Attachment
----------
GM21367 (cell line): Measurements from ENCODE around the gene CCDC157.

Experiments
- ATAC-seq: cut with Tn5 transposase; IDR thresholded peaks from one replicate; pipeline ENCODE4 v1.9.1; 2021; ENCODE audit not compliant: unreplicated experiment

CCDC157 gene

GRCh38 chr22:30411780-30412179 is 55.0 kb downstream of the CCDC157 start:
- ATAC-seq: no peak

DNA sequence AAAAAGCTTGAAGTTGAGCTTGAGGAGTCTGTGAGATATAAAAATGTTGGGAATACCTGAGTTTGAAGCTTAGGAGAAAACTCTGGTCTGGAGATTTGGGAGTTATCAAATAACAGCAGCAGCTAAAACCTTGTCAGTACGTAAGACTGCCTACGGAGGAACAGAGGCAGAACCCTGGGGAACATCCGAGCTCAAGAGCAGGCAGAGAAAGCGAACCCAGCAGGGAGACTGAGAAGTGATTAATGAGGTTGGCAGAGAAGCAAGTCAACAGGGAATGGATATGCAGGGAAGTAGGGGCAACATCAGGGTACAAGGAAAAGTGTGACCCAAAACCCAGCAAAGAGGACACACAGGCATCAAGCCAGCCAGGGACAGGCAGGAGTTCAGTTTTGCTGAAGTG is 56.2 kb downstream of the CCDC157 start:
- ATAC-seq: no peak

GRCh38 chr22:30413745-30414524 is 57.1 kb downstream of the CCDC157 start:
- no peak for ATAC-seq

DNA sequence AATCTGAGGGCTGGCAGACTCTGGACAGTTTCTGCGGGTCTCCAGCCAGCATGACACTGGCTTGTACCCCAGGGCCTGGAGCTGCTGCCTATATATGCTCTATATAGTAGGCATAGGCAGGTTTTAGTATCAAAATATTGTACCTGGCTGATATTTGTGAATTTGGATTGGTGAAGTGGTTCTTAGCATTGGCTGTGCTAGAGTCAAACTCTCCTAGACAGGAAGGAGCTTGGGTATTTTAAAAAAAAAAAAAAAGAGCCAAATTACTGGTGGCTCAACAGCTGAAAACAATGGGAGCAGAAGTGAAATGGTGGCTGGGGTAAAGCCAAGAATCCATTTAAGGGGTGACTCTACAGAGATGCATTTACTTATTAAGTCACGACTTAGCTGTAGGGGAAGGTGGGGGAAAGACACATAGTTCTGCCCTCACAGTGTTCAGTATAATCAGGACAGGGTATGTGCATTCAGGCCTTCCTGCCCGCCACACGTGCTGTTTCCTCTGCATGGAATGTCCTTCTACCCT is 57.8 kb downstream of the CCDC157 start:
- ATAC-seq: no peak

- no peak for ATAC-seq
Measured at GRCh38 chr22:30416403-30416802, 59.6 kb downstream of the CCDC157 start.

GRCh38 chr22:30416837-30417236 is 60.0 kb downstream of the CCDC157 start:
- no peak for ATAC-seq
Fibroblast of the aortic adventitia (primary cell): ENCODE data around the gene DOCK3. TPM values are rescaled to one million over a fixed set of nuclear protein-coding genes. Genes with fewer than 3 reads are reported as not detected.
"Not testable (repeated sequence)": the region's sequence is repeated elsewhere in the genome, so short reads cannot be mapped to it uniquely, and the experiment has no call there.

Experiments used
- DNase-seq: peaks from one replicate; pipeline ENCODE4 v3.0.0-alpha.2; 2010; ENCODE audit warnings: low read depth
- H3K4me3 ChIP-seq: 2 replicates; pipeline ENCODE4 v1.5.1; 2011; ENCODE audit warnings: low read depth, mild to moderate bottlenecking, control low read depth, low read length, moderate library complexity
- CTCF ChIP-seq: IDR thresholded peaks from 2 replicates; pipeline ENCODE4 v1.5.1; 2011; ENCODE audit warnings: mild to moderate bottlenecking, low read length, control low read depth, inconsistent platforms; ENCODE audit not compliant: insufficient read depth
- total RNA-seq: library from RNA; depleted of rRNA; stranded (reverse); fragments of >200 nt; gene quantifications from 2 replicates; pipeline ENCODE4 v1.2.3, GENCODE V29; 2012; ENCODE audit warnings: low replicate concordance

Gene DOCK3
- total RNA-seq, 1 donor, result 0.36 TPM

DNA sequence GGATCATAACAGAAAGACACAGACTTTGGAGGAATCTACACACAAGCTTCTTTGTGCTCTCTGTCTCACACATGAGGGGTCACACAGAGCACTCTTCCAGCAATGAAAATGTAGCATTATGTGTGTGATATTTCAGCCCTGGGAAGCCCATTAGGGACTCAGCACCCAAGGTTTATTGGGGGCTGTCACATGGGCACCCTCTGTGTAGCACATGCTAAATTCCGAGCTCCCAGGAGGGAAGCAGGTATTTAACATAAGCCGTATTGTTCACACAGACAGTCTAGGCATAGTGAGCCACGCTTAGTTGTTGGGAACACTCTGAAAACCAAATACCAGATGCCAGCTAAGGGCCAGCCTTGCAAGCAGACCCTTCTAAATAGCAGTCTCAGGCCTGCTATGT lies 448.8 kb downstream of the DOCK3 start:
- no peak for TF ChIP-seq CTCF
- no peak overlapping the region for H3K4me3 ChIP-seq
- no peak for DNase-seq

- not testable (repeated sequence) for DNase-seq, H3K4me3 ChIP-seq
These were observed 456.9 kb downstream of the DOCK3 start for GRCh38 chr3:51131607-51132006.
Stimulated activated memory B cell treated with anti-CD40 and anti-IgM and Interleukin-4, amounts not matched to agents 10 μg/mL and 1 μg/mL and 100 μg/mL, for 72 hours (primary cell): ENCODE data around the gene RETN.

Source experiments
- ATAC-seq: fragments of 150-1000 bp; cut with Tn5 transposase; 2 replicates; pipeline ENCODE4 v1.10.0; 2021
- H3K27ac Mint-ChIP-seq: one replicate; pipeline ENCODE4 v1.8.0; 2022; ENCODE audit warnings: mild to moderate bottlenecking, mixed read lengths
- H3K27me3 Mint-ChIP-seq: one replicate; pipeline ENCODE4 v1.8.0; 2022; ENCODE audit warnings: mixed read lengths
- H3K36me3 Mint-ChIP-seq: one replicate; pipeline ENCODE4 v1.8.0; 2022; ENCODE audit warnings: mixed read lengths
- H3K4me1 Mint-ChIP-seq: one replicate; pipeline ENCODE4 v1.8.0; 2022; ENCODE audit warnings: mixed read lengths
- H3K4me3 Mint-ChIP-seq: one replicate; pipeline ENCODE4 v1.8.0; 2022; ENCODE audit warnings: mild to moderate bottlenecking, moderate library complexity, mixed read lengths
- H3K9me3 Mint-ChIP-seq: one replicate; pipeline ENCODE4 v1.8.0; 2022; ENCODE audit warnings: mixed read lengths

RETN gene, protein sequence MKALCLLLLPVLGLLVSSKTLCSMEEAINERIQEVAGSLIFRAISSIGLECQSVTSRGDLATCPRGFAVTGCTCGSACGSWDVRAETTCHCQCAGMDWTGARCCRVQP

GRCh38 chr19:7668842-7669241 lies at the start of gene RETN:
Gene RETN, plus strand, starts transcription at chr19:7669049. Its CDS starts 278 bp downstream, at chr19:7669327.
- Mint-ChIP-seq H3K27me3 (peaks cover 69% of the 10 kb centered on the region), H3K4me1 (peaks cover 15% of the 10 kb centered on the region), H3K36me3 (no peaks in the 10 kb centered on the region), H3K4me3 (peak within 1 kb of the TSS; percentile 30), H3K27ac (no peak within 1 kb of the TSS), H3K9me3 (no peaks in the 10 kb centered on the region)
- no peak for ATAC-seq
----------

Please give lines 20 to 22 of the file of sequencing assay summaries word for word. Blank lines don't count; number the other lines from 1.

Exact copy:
- DNase-seq: peaks from one replicate; pipeline ENCODE4 v3.0.0-alpha.2; 2010; ENCODE audit warnings: low read depth
- H3K4me3 ChIP-seq: 2 replicates; pipeline ENCODE4 v1.5.1; 2011; ENCODE audit warnings: low read depth, mild to moderate bottlenecking, control low read depth, low read length, moderate library complexity
- CTCF ChIP-seq: IDR thresholded peaks from 2 replicates; pipeline ENCODE4 v1.5.1; 2011; ENCODE audit warnings: mild to moderate bottlenecking, low read length, control low read depth, inconsistent platforms; ENCODE audit not compliant: insufficient read depth